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Cambridge | crobinson@sandler.com
 

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The trouble is that we start discussing things in January, finalise plans sometime around April, it then takes a couple of months to get people and budgets in place by which time we’re into the summer holidays. So it’s hardly surprising then that we really get going on our annual plan sometime around September, we haven’t a hope of delivering the income that our January discussions envisaged.

As we approach the beginning of September, those businesses whose plans were made in January are now starting to bear fruit; delivering improved customer service, profitability, product lines et-cetera. And for many the next phase of the planning cycle is underway, reviewing and refining in order to deliver further improvements.

But whether your planning cycle is based on six months or a year there is one area which has to be viewed with a far longer lens: succession planning. Quite simply, leadership isn’t a six-month or even a one-year plan. And we are not simply talking here about leaders at the top of organisations; the departure of department and team leaders at all levels across the organisation can leave a significant gap in knowledge and approach if sufficient attention isn’t being paid to identifying and training up potential successors.

The trouble is that it’s easy to be sucked into the daily or even the annual routine. When we need to provide people with the skills to cope with this new piece of technology, this new project, and so on; whether our training approach is structured along formal lines, or delivered via a more ad hoc as-and-when blended learning system, we are still essentially training for today.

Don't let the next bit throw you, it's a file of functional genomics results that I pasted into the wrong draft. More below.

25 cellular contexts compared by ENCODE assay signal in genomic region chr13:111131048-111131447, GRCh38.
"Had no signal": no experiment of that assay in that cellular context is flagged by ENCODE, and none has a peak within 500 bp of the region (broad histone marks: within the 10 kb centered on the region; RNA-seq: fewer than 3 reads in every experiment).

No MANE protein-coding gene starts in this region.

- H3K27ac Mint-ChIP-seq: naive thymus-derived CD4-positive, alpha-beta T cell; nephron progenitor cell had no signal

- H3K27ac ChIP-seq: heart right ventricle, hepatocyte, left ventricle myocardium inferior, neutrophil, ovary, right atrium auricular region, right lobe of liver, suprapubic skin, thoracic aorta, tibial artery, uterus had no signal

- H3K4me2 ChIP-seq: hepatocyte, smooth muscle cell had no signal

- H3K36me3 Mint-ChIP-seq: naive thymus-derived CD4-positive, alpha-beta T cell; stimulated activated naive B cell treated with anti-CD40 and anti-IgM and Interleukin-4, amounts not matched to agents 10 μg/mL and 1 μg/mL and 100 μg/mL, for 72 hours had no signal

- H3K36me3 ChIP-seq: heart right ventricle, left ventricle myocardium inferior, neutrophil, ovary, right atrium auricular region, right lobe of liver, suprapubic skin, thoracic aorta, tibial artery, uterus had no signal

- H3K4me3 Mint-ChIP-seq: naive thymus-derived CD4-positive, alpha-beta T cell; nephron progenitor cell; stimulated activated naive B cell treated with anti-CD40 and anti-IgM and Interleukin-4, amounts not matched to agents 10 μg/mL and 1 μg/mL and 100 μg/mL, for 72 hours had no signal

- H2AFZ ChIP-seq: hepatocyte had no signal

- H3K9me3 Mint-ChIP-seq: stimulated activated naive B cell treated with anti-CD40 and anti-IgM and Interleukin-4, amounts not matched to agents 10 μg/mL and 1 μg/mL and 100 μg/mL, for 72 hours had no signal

Succession planning isn’t simply a matter of imparting process and procedural knowledge; although of course that is important. Rather, it’s about preparing people to step up and meet the challenges of the next rung of the ladder, and the next, and the next. That means helping people to develop a more holistic understanding of the organisation in its entirety as well as building personal skills such as communication and decision-making, leadership and delegation. And you aren’t going to do that overnight.

To put it bluntly, succession planning doesn’t run in neat cycles to tie in with the calendar or fiscal year. True succession planning is delivered through a continuous programme of development which looks to enable every individual within the organisation to develop the skills which they will need in future roles. When that ongoing programme isn’t in place then the departure of a leader at any level can not only leave a hole in the organisation, it also shines a spotlight on the belief that no one on the next level on the leadership rung has the potential to step up and fill the breach.

Whichever way you look at it, failure of succession planning equates to a fundamental failure of leadership. So the question has to be not just what are you doing today to plan for your future leaders, but what are you doing today, tomorrow and every day to develop your people for the ongoing good of the organisation.

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